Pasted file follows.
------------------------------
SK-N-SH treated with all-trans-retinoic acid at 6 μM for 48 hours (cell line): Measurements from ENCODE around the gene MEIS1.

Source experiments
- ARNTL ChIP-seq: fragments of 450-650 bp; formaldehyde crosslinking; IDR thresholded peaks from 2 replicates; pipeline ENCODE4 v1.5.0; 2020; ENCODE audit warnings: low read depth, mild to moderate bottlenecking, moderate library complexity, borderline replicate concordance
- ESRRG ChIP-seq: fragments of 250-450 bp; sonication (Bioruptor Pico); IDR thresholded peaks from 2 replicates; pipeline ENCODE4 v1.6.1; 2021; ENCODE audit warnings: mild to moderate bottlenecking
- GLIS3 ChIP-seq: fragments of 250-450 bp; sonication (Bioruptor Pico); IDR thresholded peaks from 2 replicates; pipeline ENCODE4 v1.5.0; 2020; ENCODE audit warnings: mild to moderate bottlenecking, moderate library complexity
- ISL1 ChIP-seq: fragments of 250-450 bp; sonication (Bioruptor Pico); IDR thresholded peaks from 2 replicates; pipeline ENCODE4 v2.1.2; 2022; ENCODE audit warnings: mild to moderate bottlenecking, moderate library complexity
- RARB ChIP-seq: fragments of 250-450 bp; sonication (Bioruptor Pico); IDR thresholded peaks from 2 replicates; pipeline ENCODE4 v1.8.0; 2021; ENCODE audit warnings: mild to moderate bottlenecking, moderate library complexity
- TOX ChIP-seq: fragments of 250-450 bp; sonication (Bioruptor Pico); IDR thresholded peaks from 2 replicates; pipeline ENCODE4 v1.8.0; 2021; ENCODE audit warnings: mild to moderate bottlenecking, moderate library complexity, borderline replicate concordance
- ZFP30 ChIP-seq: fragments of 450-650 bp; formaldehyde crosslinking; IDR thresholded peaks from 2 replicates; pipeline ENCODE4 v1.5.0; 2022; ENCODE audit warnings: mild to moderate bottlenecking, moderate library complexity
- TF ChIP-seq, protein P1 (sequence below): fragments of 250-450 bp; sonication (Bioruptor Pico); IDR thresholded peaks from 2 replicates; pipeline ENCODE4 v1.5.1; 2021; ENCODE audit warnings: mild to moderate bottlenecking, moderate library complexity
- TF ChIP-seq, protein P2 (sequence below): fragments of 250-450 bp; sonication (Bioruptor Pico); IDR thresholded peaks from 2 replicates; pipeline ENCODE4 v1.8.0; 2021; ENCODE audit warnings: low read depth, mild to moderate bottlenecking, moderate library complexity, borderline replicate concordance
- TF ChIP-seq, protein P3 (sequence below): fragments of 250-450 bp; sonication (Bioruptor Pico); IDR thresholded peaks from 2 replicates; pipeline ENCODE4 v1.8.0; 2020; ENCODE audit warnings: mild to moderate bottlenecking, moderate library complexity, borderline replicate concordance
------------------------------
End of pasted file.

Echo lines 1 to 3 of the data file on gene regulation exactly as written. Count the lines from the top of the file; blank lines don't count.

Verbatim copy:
SK-N-SH treated with all-trans-retinoic acid at 6 μM for 48 hours (cell line): Measurements from ENCODE around the gene MEIS1.

Source experiments
- ARNTL ChIP-seq: fragments of 450-650 bp; formaldehyde crosslinking; IDR thresholded peaks from 2 replicates; pipeline ENCODE4 v1.5.0; 2020; ENCODE audit warnings: low read depth, mild to moderate bottlenecking, moderate library complexity, borderline replicate concordance